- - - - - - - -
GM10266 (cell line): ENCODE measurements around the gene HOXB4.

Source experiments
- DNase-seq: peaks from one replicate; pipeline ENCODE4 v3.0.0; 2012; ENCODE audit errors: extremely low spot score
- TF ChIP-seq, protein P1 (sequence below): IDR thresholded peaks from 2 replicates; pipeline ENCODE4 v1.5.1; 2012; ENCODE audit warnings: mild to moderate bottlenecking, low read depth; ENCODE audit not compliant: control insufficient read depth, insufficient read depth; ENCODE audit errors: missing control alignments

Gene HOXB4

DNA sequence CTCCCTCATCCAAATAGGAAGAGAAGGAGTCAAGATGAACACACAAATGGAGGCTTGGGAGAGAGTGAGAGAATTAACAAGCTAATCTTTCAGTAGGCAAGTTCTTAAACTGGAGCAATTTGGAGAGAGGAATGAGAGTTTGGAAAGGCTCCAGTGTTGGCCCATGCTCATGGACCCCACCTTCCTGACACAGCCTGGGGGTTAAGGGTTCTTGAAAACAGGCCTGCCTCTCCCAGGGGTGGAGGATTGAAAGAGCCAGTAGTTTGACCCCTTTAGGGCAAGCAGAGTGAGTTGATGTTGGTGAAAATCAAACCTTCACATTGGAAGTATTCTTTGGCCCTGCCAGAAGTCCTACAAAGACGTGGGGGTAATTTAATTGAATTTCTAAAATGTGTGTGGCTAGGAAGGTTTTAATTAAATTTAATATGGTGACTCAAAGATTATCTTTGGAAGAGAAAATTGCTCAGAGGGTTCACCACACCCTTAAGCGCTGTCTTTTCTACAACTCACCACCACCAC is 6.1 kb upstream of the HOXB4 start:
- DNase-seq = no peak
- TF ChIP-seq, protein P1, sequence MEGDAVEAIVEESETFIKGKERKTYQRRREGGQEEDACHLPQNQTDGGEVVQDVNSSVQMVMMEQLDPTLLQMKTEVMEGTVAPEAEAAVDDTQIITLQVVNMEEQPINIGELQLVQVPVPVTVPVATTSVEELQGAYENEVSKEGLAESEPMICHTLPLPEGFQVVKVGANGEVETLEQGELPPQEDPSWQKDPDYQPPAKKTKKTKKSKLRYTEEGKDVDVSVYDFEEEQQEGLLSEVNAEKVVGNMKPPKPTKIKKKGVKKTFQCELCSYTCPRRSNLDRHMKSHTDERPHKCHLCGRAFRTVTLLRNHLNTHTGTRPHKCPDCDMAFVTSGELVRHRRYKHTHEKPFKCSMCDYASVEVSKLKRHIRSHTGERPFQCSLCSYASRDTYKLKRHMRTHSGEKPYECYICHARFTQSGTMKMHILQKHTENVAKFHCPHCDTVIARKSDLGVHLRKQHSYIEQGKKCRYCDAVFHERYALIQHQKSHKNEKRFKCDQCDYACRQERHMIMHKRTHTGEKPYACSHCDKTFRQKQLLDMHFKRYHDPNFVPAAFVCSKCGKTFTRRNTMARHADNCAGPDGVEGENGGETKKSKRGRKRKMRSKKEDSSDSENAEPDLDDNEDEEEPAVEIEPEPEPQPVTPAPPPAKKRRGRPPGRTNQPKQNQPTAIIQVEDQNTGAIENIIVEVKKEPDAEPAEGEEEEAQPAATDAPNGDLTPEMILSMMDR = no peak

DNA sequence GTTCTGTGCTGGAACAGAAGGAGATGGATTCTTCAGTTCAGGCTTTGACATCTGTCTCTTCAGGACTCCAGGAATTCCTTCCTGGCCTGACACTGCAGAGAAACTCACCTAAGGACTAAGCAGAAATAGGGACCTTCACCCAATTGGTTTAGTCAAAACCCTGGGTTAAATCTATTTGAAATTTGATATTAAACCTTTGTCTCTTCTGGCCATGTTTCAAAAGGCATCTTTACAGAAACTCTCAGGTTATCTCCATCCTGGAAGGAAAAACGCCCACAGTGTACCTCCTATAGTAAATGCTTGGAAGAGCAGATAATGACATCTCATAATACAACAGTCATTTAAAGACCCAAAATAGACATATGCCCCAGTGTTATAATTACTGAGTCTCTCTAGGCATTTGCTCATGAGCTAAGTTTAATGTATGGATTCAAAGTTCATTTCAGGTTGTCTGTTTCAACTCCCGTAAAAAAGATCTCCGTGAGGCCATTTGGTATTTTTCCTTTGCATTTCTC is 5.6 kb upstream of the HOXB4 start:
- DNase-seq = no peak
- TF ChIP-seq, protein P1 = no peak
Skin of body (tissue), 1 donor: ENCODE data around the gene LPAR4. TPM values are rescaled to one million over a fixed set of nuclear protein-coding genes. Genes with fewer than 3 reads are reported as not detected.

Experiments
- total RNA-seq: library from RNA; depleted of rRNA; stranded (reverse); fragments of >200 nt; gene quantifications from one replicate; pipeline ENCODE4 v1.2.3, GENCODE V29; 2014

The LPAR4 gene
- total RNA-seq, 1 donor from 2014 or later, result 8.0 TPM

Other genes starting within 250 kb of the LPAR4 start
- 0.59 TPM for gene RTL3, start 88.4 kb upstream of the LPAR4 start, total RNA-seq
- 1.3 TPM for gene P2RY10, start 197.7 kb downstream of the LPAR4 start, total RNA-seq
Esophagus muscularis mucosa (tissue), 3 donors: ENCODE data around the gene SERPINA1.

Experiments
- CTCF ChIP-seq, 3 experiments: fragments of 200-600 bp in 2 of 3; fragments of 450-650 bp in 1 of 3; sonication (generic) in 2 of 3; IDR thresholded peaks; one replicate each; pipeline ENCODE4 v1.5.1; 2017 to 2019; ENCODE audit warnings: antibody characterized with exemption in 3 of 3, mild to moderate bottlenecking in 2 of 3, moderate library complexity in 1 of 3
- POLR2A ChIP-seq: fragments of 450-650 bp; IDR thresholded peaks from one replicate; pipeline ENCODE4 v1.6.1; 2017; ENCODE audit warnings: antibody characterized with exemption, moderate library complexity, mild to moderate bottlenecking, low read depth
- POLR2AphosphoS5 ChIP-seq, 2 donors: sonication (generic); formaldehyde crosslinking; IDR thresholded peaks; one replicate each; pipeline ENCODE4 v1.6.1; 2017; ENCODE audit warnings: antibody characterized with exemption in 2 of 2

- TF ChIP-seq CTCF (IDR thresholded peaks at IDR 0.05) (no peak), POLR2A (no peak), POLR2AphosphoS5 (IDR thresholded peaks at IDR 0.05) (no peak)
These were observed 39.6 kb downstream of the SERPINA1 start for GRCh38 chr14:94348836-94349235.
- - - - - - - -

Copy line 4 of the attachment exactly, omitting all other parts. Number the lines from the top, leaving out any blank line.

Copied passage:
- TF ChIP-seq, protein P1 (sequence below): IDR thresholded peaks from 2 replicates; pipeline ENCODE4 v1.5.1; 2012; ENCODE audit warnings: mild to moderate bottlenecking, low read depth; ENCODE audit not compliant: control insufficient read depth, insufficient read depth; ENCODE audit errors: missing control alignments